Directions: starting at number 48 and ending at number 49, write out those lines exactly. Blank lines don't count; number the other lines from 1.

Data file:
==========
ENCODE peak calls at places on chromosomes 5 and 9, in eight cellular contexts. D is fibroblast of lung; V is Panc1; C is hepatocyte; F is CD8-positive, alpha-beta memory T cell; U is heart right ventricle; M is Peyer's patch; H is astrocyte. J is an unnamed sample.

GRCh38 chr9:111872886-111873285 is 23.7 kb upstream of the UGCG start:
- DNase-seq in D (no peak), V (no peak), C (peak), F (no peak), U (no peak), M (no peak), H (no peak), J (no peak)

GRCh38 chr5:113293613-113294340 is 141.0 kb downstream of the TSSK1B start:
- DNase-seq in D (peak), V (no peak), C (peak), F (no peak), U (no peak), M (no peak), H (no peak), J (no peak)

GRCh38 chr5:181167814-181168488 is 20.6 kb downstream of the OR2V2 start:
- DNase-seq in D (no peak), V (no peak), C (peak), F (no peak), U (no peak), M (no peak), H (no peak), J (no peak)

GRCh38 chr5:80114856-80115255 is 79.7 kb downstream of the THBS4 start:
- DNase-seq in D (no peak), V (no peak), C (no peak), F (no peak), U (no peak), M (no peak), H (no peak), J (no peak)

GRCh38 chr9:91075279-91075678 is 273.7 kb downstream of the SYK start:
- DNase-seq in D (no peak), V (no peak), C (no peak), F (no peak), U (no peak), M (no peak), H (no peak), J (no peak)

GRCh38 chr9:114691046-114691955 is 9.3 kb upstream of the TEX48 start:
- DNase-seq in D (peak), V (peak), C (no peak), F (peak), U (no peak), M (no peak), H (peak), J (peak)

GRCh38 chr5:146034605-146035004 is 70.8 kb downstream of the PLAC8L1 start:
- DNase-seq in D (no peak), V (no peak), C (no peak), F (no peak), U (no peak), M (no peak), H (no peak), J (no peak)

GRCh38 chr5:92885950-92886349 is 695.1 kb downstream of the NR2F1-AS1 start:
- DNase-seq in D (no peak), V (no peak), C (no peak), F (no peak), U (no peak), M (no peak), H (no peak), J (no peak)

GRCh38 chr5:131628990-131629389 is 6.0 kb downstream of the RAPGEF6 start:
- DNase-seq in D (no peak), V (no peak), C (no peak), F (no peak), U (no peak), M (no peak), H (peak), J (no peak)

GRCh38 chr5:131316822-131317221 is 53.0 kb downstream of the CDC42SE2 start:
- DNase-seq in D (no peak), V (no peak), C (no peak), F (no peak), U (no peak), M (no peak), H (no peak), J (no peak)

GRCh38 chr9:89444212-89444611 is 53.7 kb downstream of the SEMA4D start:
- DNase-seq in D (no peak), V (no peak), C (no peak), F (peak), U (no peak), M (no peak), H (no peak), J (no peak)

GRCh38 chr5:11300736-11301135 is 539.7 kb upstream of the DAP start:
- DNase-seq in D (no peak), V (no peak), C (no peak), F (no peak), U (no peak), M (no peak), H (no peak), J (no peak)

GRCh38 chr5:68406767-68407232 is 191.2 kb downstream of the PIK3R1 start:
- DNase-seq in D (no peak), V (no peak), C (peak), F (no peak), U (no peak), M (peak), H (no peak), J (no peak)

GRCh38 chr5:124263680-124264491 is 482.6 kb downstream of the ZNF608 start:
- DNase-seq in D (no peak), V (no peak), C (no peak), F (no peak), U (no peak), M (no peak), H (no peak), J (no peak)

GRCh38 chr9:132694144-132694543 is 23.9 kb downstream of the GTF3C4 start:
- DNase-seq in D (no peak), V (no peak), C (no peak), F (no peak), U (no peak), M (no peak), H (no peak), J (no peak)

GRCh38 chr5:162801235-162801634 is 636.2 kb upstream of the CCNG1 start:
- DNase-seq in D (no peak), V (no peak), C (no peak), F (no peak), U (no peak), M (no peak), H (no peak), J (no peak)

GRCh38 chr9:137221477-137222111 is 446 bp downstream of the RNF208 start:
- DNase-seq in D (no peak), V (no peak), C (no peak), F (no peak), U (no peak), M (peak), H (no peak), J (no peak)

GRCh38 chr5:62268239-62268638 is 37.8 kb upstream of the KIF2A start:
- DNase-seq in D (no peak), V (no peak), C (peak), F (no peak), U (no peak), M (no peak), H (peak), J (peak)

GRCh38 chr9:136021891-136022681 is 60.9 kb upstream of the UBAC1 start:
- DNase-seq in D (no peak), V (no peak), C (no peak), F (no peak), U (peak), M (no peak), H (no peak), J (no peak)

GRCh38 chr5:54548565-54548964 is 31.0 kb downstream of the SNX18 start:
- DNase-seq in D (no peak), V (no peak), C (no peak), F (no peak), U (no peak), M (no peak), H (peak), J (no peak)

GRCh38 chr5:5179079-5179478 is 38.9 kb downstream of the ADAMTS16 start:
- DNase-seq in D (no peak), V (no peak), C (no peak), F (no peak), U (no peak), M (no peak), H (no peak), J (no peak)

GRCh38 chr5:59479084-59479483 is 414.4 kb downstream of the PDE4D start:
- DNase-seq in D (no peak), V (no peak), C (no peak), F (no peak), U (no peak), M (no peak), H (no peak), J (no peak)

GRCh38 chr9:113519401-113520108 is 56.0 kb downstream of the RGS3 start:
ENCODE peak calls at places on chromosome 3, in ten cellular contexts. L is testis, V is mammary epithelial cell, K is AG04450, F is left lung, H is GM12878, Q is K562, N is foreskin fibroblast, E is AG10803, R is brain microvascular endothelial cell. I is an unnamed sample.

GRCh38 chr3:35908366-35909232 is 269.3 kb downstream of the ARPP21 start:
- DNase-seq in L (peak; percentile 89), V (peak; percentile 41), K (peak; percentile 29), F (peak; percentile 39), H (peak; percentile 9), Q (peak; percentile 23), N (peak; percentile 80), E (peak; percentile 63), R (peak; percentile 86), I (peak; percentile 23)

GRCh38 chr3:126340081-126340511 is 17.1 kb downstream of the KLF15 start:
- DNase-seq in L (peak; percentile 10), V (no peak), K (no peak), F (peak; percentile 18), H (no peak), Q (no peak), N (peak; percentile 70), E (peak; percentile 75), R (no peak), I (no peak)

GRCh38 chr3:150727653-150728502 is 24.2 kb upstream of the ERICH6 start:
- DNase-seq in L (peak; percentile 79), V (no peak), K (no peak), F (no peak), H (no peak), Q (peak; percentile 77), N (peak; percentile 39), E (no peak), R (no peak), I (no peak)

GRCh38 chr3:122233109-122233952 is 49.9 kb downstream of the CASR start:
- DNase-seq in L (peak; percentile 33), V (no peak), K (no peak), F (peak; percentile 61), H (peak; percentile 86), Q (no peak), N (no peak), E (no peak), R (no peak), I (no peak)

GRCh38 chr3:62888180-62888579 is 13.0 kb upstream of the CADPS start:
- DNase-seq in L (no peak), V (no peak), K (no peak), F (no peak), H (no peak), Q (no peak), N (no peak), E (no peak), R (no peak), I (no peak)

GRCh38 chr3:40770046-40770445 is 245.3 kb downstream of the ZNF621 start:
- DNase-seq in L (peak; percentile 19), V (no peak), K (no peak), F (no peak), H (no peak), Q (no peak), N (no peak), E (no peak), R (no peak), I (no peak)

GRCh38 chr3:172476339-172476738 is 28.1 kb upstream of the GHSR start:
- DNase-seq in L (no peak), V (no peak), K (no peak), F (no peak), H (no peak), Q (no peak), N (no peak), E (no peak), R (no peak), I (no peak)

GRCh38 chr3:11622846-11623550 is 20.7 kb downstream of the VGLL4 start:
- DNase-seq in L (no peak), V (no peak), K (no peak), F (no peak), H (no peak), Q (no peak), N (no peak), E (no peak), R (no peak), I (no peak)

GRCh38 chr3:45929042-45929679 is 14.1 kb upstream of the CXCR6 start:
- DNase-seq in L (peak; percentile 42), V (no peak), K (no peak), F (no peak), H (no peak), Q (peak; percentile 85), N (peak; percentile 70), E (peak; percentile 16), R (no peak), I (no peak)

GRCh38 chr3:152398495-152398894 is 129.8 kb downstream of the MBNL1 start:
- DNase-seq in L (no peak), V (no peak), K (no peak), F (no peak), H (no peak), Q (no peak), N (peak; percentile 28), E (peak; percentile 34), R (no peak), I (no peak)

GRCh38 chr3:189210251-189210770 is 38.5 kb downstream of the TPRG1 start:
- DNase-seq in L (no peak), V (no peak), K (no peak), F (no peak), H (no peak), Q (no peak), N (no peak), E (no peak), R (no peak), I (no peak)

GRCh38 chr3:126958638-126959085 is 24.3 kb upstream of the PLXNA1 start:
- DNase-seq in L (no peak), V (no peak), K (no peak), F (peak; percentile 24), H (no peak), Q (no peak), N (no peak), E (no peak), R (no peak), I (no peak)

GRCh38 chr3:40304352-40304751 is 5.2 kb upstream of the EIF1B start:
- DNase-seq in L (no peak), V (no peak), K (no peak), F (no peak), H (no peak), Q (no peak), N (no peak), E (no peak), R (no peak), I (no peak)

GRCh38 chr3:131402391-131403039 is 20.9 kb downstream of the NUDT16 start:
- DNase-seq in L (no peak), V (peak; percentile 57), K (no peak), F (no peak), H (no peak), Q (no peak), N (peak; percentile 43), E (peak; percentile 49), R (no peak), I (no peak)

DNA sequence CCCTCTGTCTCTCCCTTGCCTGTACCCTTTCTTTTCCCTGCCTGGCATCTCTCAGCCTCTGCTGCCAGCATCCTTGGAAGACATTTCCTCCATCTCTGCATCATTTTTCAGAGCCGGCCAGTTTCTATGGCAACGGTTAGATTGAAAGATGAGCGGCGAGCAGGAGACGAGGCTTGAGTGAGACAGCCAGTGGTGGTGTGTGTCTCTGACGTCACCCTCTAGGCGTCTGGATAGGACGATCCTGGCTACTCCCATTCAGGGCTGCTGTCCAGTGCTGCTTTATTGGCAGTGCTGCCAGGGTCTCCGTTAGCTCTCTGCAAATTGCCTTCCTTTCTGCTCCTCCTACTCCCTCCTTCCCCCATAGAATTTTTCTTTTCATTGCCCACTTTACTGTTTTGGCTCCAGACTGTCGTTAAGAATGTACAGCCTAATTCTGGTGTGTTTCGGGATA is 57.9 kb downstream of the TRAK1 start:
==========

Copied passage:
GRCh38 chr3:35908366-35909232 is 269.3 kb downstream of the ARPP21 start:
- DNase-seq in L (peak; percentile 89), V (peak; percentile 41), K (peak; percentile 29), F (peak; percentile 39), H (peak; percentile 9), Q (peak; percentile 23), N (peak; percentile 80), E (peak; percentile 63), R (peak; percentile 86), I (peak; percentile 23)